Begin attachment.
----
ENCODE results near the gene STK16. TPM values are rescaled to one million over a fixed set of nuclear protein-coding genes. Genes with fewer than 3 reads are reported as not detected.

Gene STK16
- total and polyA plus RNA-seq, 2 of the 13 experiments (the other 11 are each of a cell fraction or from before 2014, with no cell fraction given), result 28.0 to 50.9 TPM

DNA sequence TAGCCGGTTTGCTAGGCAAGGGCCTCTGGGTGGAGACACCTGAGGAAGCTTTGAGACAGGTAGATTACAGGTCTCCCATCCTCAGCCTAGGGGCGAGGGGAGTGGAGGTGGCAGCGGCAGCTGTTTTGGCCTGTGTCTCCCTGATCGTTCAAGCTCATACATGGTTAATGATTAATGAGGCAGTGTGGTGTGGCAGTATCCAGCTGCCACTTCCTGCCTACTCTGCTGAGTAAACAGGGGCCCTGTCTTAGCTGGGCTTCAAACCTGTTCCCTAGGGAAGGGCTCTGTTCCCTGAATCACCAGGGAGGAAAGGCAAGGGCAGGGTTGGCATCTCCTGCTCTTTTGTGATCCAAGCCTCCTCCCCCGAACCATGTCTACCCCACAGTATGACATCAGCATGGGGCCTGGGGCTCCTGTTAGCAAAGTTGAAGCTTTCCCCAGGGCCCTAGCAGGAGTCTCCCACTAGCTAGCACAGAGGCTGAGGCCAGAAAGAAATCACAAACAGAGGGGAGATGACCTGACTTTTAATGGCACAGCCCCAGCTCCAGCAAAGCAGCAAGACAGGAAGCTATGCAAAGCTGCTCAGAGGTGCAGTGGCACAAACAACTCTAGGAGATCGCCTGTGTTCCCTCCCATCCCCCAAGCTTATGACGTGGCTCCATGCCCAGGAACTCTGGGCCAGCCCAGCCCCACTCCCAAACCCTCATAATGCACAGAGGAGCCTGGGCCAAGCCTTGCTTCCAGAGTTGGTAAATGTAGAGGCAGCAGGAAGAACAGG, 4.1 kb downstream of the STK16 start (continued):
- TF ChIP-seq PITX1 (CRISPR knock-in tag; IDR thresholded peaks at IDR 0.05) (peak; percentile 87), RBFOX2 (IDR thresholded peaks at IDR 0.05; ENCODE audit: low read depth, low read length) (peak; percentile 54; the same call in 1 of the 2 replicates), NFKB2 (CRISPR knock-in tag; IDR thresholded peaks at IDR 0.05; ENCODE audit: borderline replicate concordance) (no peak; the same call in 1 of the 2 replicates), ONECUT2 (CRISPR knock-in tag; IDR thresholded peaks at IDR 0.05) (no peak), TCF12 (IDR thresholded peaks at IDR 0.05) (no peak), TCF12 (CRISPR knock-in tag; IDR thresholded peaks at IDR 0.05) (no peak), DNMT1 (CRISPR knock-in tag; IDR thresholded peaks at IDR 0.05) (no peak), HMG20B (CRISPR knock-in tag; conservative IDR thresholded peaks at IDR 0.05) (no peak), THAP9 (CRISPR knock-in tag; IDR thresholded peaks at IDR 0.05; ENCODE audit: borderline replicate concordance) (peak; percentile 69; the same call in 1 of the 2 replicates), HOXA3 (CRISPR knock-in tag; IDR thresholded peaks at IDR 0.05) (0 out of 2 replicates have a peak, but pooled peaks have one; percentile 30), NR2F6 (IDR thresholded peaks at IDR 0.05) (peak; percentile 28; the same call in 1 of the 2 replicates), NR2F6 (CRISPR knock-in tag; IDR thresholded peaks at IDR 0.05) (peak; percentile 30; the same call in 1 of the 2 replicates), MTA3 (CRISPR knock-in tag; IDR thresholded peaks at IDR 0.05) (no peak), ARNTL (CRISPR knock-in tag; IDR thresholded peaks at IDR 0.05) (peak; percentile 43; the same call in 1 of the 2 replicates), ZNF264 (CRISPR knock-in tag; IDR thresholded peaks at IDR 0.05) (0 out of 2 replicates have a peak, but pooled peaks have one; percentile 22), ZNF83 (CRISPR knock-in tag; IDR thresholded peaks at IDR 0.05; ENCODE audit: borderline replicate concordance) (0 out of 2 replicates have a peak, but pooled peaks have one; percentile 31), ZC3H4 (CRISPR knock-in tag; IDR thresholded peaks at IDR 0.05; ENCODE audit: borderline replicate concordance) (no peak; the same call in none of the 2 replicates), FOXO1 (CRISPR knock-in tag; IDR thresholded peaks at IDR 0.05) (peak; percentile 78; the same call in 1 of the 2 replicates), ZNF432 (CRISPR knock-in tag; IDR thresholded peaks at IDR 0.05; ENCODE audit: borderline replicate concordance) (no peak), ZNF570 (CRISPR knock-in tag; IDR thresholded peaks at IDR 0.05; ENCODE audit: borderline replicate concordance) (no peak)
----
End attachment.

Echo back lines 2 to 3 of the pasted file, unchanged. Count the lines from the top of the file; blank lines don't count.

Gene STK16
- total and polyA plus RNA-seq, 2 of the 13 experiments (the other 11 are each of a cell fraction or from before 2014, with no cell fraction given), result 28.0 to 50.9 TPM